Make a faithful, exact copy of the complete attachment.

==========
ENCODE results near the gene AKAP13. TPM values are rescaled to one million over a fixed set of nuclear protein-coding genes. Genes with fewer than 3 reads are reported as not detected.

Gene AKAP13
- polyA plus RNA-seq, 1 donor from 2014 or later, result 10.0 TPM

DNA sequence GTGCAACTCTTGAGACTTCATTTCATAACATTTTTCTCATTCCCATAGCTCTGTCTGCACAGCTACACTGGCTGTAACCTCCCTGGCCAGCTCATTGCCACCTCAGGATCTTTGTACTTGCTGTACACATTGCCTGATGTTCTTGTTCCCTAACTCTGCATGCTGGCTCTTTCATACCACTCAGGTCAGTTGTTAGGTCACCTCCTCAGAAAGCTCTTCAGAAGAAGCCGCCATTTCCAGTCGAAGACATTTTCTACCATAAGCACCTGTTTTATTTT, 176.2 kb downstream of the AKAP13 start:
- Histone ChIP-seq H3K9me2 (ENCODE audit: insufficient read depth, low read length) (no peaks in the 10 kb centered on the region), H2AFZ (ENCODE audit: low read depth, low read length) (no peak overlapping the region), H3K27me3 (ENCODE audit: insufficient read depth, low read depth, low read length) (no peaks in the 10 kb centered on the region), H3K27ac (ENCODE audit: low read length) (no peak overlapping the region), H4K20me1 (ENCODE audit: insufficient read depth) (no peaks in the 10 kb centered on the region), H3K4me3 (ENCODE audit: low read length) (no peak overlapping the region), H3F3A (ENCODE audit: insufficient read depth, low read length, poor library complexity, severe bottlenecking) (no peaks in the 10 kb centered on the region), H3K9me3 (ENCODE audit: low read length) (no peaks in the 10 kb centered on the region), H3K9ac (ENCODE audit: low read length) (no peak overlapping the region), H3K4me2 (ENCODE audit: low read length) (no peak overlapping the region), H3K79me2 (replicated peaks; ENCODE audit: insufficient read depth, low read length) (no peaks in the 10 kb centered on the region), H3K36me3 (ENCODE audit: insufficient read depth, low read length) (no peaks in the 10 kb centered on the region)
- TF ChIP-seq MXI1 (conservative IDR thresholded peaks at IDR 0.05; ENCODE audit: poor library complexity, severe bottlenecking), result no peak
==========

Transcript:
ENCODE results near the gene AKAP13. TPM values are rescaled to one million over a fixed set of nuclear protein-coding genes. Genes with fewer than 3 reads are reported as not detected.

Gene AKAP13
- polyA plus RNA-seq, 1 donor from 2014 or later, result 10.0 TPM

DNA sequence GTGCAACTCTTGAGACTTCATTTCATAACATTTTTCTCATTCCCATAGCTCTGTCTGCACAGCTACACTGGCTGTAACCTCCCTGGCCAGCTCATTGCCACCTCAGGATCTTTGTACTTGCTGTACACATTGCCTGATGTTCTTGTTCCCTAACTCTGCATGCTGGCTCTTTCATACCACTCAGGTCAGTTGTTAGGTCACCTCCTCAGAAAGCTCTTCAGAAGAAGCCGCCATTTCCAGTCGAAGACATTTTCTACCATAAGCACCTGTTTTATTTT, 176.2 kb downstream of the AKAP13 start:
- Histone ChIP-seq H3K9me2 (ENCODE audit: insufficient read depth, low read length) (no peaks in the 10 kb centered on the region), H2AFZ (ENCODE audit: low read depth, low read length) (no peak overlapping the region), H3K27me3 (ENCODE audit: insufficient read depth, low read depth, low read length) (no peaks in the 10 kb centered on the region), H3K27ac (ENCODE audit: low read length) (no peak overlapping the region), H4K20me1 (ENCODE audit: insufficient read depth) (no peaks in the 10 kb centered on the region), H3K4me3 (ENCODE audit: low read length) (no peak overlapping the region), H3F3A (ENCODE audit: insufficient read depth, low read length, poor library complexity, severe bottlenecking) (no peaks in the 10 kb centered on the region), H3K9me3 (ENCODE audit: low read length) (no peaks in the 10 kb centered on the region), H3K9ac (ENCODE audit: low read length) (no peak overlapping the region), H3K4me2 (ENCODE audit: low read length) (no peak overlapping the region), H3K79me2 (replicated peaks; ENCODE audit: insufficient read depth, low read length) (no peaks in the 10 kb centered on the region), H3K36me3 (ENCODE audit: insufficient read depth, low read length) (no peaks in the 10 kb centered on the region)
- TF ChIP-seq MXI1 (conservative IDR thresholded peaks at IDR 0.05; ENCODE audit: poor library complexity, severe bottlenecking), result no peak